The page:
WASHINGTON, D.C., January 24, 2019 – A new report provides an in-depth analysis of local government financial literacy programs across the U.S. The report finds that only about one in four local government employers offer financial literacy programs to their workforce, according to a new survey of human resources directors.
Financial Literacy Programs for Local Government Employees was researched and written by Rivka Liss-Levinson, Ph.D., Joshua Franzel, Ph.D., and Gerald Young, MPA of the Center for State and Local Government Excellence (SLGE). The research, which was sponsored by the Wells Fargo Foundation, is available here.
“Local government employees deliver critical services to taxpayers – from public safety to health care to education. But not all employees come to public service with the same level of financial understanding,” said Rivka Liss-Levinson, report co-author and SLGE research director. “Providing financial literacy programs to employees is not just the right thing to do – it also makes good business sense. Financial literacy programs result in more productive and engaged workers, improved morale, lower absenteeism, lower stress and lower healthcare costs. Workers who are in control of their finances are less distracted and can better focus on their job.”
Key findings from the report include:
- Only 26 percent of local government employers offer financial literacy programs to their workforce. A lack of prioritization by leadership (45 percent), internal resources (30 percent), or financial resources (30 percent), are the main reasons that governments do not implement financial literacy programs.
- Of those governments that do offer financial literacy programs, more than three-quarters cover planning for retirement, budgeting and planning. More than half address debt and investments.
- However, efforts to address different populations – particularly those with limited formal education, those for whom English is not their primary language, or those in different age groups – are generally not widespread.
- Only three percent of programs use mobile technology, text messages and social media. No programs report ensuring that materials are culturally relevant to diverse communities.
The practitioner-oriented report provides a landscape assessment of local government employee financial literacy programs. It combines background on workforce issues, a literature review, survey data from local elected officials and human resources directors across the U.S, and insights from discussions with city managers, department heads, and finance officers. It details seven recommendations for local government employers to strengthen employee literacy programs, ranging from developing culturally relevant, tailored materials to utilizing technology to deliver information.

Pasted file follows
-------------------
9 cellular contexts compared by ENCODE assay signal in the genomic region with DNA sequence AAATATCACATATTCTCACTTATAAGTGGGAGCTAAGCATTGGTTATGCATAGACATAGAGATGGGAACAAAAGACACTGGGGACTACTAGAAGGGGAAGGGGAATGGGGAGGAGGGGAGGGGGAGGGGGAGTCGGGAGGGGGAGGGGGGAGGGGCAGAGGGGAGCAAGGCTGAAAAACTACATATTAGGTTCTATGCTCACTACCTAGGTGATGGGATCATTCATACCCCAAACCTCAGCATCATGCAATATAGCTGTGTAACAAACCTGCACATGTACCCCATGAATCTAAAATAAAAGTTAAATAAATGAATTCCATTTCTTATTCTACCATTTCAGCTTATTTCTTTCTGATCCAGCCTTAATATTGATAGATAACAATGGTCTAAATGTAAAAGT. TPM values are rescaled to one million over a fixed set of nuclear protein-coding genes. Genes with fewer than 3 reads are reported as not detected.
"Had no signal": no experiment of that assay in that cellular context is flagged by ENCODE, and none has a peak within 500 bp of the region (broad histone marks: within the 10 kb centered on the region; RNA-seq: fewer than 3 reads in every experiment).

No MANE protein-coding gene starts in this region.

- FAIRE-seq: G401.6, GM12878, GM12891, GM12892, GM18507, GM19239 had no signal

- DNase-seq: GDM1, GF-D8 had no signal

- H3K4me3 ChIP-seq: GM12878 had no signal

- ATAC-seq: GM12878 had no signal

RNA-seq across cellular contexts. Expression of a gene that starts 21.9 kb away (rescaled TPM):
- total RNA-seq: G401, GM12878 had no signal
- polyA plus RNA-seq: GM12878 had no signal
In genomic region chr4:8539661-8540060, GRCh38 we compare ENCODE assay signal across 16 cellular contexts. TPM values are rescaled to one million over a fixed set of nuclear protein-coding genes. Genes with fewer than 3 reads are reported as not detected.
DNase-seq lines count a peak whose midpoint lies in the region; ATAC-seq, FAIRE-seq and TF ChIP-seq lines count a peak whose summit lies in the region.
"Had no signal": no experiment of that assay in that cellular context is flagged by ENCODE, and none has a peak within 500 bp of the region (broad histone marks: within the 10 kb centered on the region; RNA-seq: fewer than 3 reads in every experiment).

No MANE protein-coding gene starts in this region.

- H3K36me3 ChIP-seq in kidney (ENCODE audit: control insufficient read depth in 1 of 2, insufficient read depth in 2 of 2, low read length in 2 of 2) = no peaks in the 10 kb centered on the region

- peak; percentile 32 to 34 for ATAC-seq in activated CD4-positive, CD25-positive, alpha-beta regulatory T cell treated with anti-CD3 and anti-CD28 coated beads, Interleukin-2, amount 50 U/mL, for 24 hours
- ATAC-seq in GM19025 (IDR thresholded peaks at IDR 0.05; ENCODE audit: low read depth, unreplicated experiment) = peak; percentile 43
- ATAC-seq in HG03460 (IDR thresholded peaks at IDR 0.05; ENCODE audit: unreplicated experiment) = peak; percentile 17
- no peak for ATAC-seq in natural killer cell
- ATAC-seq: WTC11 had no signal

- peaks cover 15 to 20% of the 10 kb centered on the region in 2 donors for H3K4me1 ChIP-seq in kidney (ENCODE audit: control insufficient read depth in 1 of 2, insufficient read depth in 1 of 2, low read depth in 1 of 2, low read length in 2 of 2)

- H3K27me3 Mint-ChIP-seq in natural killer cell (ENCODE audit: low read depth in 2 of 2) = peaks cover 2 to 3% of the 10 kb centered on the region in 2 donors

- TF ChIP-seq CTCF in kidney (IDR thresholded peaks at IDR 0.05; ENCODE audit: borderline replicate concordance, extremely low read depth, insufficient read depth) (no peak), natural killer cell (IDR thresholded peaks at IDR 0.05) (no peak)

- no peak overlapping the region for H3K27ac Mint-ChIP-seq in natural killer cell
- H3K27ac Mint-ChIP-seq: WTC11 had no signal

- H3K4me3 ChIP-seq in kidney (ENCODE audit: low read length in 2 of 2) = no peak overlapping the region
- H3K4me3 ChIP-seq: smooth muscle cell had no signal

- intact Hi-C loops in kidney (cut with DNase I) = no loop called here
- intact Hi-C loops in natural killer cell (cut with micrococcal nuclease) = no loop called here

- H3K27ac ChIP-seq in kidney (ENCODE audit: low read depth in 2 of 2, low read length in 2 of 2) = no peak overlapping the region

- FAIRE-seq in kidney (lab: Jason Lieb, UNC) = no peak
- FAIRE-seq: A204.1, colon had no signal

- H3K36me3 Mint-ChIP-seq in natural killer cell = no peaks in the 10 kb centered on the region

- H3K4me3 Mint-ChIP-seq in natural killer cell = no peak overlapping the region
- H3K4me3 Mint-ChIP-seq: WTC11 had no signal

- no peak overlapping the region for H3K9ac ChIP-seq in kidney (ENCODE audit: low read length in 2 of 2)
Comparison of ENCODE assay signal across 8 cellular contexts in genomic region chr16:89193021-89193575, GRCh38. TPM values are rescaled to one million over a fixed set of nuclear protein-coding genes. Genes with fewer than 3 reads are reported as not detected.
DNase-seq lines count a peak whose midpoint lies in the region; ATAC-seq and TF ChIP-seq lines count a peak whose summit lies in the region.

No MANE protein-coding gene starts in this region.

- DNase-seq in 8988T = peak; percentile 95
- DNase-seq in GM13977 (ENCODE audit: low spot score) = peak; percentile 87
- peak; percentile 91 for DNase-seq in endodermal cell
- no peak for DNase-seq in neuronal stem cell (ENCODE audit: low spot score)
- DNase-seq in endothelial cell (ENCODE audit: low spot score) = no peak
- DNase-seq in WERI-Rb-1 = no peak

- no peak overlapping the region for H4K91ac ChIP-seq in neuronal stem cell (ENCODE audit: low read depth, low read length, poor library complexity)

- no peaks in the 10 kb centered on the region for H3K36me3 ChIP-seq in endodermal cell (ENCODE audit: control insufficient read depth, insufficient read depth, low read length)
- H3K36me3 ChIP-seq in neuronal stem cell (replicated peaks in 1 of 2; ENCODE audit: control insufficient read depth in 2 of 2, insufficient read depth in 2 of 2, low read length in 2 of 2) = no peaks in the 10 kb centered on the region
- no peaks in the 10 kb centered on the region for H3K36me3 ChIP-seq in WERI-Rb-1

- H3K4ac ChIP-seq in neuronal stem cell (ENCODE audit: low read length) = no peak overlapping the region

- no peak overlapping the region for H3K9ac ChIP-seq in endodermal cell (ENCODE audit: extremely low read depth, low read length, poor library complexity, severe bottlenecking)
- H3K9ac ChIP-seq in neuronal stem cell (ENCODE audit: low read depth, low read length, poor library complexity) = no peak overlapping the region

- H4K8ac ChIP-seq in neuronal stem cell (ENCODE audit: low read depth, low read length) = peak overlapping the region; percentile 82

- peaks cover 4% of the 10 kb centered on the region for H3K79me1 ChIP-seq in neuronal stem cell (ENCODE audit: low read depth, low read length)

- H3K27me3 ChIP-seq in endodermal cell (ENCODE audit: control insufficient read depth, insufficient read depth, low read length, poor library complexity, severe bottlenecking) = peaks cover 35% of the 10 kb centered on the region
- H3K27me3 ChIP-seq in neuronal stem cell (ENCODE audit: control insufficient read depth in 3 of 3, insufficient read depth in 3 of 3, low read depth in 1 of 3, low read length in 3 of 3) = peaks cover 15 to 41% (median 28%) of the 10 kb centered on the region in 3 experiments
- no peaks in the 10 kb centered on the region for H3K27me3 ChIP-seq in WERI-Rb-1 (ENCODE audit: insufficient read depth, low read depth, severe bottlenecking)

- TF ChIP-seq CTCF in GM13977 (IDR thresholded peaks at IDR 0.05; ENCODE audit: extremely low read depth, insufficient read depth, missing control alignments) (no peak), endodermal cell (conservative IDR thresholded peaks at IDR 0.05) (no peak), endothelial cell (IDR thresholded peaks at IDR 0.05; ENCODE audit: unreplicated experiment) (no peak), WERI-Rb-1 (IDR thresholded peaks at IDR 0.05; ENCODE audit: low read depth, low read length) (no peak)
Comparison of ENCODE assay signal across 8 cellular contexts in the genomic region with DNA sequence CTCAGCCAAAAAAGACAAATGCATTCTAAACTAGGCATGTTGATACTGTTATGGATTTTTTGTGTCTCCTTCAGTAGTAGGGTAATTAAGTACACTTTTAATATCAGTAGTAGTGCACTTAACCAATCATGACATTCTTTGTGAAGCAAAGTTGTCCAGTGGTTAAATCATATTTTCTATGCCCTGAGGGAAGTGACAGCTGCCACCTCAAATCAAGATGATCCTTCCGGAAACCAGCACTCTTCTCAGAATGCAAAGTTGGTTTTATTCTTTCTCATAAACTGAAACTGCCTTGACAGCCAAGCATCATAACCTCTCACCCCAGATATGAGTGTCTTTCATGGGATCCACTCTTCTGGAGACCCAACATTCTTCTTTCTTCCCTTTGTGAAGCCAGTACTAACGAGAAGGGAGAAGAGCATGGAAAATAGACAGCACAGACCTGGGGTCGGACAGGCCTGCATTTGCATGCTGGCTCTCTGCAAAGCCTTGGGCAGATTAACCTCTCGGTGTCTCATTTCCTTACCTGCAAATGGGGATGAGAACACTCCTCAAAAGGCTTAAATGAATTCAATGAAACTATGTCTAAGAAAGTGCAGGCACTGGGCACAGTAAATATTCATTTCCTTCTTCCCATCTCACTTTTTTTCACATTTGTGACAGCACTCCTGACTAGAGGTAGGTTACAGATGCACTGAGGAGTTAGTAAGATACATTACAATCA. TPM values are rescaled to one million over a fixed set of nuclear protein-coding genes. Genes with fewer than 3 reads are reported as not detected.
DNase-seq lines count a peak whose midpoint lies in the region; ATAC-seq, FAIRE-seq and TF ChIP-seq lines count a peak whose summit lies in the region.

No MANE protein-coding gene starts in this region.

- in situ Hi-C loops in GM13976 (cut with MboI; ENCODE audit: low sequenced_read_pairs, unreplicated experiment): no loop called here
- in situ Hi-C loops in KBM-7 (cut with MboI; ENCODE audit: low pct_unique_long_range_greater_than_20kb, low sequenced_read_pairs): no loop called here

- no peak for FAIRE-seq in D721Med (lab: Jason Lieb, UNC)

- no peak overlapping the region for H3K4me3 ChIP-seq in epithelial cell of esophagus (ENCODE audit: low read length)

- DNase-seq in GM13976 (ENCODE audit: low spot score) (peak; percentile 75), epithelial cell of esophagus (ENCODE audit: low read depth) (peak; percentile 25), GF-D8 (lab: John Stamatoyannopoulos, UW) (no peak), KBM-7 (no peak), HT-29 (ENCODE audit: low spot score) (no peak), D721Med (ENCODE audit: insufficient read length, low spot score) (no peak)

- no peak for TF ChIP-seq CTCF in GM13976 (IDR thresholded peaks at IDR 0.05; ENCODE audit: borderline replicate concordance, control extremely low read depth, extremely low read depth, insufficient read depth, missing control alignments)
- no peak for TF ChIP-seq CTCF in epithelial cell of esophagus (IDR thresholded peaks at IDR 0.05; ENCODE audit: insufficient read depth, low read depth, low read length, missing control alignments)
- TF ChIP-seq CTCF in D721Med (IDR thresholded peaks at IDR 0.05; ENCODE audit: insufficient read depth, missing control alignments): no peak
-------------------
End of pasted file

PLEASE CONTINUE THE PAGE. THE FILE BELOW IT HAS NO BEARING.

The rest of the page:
“SLGE’s research is vital because it shows that a majority of local government employees don’t have access to adequate financial education programs at a time when we see shifts in pension plans to defined contribution plans and changes in health benefits,” said Darlene Goins, senior vice president and Head of the Hands on Banking® program at Wells Fargo. “In order for workers to prepare for their financial futures and effectively manage day-to-day financial matters, they need access to programs that can help them gain the knowledge and confidence to make more informed financial decisions. That’s why Wells Fargo is committed to empowering people to improve their financial wellbeing through education programs and initiatives like Hands on Banking.”
SLGE gratefully acknowledges the support from Wells Fargo Foundation to undertake this research project.
The Center for State and Local Government Excellence (SLGE) helps local and state governments become knowledgeable and competitive employers so they can attract and retain a talented and committed workforce. SLGE identifies leading practices and conducts research on public retirement plans, health and wellness benefits, workforce demographics and skill set needs, and labor force development. SLGE brings state and local leaders together with respected researchers. Access all SLGE publications and sign up for its newsletter at slge.org and follow @4GovtExcellence on Twitter.
Wells Fargo & Company (NYSE: WFC) is a diversified, community-based financial services company with $1.9 trillion in assets. Wells Fargo’s vision is to satisfy our customers’ financial needs and help them succeed financially. Founded in 1852 and headquartered in San Francisco, Wells Fargo provides banking, investment and mortgage products and services, as well as consumer and commercial finance, through 7,950 locations, 13,000 ATMs, the internet (wellsfargo.com) and mobile banking, and has offices in 37 countries and territories to support customers who conduct business in the global economy. With approximately 262,000 team members, Wells Fargo serves one in three households in the United States. Wells Fargo & Company was ranked No. 26 on Fortune’s 2018 rankings of America’s largest corporations. News, insights and perspectives from Wells Fargo are also available at Wells Fargo Stories.
For more than a decade, Wells Fargo has offered its Hands on Banking/El futuro en tus manos program, which is a free, engaging, non-commercial financial education program available in both English and Spanish. The program teaches people in all stages of life about the basics of responsible money management, including how to create a budget, save and invest, borrow responsibly, buy a home, and establish a small business. Since 2003, Hands on Banking has reached nearly 7 million people through classes, workshops, webinars and websites.
Kelly Kenneally, Center for State and Local Government Excellence | 202.256.1445 | [email protected] | @4GovtExcellence
Kristopher Dahl, Wells Fargo & Company | 612.667.7271 | [email protected]